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Share index:

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6. The price of a company share at which a shareholder has previously decided that they will sell their shares at, is an    

         

Exit point:
(noun) The 'exit point' means the price at which a shareholder will sell their shares in a company if they reach that price. Normally, an 'exit point' is used by a shareholder as a strategy to minimise losses from an investment. So, if a shareholder buys 100 shares at a price of $10, they could decide to set an 'exit point' of $7, which means that they will sell their 100 shares if the price reaches $7. By doing this, they will have lost $300, but at least they won't have lost all of their money. An 'exit point' can also be set a price to sell shares if the price rises (e.g. sell shares if they increase and reach a price of $14.50). 'exit points' are also used with many other types of 'financial securities' (e.g. bonds). In Spanish: "precio/punto de salida".

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Exit point:

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7. When one company buys another company, is a    

         

Take it over:
(phrasal verb) The infinitive is 'to take something over'. 'to take over' is sometimes called 'to acquire'. It is where one company buys another company (which is normally smaller or experiencing financial problems) and they become one company. An example, is when the bank lloyds bought another bank called HBOS (who had financial problems). The noun of this phrasal verb is 'takeover' (which is also called an 'acquisition'). A 'takeover' is different to a 'merger'. With a 'merger', two companies of a similar/equal size combine to become one. But what is similar in both is what happens to the share price. In both 'mergers' and 'acquisitions', one of the companies tries to buy the other company's stock/shares (by making an 'offering price', the price they will pay for the shares or what value/number of shares the shareholders in the company being bought will receive in the new or in the buying company). Normally before the merger or takeover has been completed, the share price of the company who is trying buy, goes down, while the share price of the other company goes up. After the 'merger' or 'takeover' has been completed and both companies are now one, the stock market (investors in the market) will decide what the appropriate share price of the one company should be. The phrasal verb 'to take over' always needs to have an object (e.g. 'it' or 'the company') and the two parts can be separated. For example, 'take it over', 'take the company over' or 'take over the company'. In Spanish: "adquirir".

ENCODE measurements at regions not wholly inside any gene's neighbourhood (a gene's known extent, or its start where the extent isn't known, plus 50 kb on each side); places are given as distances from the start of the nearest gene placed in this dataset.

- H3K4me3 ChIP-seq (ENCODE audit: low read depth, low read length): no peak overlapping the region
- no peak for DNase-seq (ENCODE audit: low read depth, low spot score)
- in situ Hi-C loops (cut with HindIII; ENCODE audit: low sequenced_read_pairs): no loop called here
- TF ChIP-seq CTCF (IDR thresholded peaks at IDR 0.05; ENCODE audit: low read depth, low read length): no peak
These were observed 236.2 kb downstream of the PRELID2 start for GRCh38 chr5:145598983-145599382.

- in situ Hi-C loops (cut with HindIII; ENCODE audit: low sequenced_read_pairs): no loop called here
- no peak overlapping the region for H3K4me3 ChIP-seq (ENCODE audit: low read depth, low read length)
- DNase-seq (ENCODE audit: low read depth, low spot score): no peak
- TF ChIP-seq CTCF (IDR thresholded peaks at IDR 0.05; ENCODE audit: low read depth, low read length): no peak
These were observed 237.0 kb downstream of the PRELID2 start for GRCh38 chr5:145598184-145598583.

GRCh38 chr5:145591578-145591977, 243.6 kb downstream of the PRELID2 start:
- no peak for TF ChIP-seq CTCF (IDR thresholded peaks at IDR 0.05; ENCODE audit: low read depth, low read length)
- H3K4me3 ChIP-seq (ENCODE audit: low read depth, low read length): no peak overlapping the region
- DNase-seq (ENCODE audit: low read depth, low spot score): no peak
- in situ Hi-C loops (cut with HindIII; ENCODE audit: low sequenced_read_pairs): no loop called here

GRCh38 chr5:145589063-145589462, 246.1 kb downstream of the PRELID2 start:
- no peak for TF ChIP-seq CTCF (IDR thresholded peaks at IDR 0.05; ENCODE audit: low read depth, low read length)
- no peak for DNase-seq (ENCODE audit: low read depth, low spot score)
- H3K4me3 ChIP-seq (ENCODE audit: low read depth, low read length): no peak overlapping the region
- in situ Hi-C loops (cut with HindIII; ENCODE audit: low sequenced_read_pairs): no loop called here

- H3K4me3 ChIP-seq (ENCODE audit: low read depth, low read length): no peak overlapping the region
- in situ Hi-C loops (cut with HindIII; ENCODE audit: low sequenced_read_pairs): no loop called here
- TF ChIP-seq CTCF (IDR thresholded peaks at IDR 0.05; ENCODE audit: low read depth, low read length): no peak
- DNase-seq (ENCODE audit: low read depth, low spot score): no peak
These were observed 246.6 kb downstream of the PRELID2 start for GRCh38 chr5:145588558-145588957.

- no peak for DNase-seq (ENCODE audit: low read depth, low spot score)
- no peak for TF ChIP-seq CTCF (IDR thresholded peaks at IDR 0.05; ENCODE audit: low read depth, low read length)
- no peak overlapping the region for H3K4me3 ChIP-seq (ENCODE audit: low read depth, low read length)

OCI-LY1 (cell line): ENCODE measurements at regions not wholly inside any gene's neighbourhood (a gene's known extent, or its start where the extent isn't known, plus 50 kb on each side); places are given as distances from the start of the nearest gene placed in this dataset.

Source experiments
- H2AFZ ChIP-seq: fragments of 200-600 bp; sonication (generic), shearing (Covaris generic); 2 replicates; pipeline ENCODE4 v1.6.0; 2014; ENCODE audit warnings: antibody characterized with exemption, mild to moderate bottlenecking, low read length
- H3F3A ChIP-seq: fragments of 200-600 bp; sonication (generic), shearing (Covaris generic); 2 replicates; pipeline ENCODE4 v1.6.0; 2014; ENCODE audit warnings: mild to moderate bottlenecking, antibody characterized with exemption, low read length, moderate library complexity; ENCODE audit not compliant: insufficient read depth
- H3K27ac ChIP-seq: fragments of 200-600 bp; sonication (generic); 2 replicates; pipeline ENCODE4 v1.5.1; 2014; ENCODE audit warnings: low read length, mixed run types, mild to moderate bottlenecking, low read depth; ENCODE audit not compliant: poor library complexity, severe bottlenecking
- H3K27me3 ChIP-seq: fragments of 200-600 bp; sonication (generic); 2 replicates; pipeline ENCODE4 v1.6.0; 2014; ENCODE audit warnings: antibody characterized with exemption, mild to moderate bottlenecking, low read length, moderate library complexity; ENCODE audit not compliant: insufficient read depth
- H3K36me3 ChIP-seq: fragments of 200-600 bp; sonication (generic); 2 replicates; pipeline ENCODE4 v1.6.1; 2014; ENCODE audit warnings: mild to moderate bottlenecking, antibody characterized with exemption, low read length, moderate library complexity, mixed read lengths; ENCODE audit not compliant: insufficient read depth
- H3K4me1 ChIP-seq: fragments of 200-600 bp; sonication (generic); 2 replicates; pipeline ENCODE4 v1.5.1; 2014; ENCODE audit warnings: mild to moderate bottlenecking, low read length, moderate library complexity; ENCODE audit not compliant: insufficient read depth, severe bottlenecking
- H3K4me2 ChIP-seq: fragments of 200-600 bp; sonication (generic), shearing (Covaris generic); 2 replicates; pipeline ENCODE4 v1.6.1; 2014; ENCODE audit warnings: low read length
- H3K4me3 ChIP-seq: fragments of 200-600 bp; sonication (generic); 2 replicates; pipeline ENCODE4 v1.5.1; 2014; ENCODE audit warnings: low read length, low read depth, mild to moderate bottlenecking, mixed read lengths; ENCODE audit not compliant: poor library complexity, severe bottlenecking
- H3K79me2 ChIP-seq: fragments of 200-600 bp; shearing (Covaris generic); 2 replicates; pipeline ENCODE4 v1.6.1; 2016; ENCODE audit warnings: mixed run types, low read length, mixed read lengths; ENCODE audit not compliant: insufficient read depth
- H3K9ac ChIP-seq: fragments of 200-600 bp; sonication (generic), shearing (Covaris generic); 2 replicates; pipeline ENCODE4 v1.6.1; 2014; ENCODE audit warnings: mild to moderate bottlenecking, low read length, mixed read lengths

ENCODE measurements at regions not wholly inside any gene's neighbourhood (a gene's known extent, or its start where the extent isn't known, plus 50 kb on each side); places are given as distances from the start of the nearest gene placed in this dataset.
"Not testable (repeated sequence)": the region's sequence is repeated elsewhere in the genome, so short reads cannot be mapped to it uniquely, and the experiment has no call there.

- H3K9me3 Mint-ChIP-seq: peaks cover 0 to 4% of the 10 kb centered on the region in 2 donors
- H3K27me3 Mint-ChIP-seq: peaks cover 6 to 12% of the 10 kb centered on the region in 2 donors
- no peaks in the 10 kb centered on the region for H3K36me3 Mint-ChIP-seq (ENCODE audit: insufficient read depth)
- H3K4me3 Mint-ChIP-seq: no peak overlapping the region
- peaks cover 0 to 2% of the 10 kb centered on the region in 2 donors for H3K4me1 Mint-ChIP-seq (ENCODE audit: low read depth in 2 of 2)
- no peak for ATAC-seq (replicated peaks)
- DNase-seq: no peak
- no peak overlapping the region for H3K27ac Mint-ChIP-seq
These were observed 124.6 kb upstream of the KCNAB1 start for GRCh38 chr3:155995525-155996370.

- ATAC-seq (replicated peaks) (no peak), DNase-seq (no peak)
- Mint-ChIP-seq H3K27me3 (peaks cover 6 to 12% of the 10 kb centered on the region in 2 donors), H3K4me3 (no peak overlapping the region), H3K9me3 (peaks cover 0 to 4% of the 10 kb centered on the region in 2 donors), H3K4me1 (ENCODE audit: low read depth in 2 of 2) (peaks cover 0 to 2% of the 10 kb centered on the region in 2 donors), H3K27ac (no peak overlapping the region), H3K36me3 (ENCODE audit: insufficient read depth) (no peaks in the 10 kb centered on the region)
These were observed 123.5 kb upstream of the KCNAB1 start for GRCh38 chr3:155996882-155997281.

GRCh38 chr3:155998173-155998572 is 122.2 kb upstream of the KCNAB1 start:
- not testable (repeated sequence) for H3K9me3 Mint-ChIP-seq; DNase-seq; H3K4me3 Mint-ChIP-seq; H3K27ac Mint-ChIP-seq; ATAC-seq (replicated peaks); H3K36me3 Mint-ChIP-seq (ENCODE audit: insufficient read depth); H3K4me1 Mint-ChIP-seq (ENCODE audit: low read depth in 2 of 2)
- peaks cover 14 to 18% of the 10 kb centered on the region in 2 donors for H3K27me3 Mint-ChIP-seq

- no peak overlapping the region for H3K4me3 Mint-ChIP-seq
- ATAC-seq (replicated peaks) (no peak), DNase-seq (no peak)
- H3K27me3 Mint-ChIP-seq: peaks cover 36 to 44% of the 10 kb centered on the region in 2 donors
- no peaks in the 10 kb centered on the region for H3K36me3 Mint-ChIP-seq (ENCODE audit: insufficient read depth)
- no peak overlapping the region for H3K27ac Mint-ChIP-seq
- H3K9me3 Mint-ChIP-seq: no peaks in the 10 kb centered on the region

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Take it over:

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8. A type of stock/share where the dividend changes depending on profit performance, is called a    

         

Common stock:
(noun) 'common stocks' are also known as 'ordinary shares' (they are called this outside of America) or just simply 'shares'. On the stock market, you can buy two main types of stocks and shares in companies; 'common stock' and 'preferred stock'. With 'common stocks' (which are the most common/normal type of share), the dividend (extra payment) is based on the company's profit performance (so if the company makes a large profit, you'll normally receive a large dividend. But if the company makes no profit, you'll receive no dividend). With 'common stock', it's the company decision how much to give its shareholders (for many years Apple made large profits but didn't pay out dividends on 'common stock'). Also, with 'common stock', you can vote in shareholders meetings. 'preferred stock' is different. With 'preferred stock' you are guaranteed to receive a fixed 'dividend' for a period of time which isn't based on the company's profits. Also, if the company goes bankrupt, people who own 'preferred stock' will be the first to receive the money from the selling of the company's assets (buildings, machinery etc...). But, people who own 'preferred stock/shares' can't vote at shareholders meetings. So with owning 'preferred stock' you normally earn a constant return and there is less of a risk of losing your money than with owning 'common stock'. But although 'common stock' is riskier, if everything goes well with the company, you can earn a lot higher 'return' on the money you have invested in this type of shares than in shares that are 'preferred stock'. In Spanish: "acción ordinaria/común".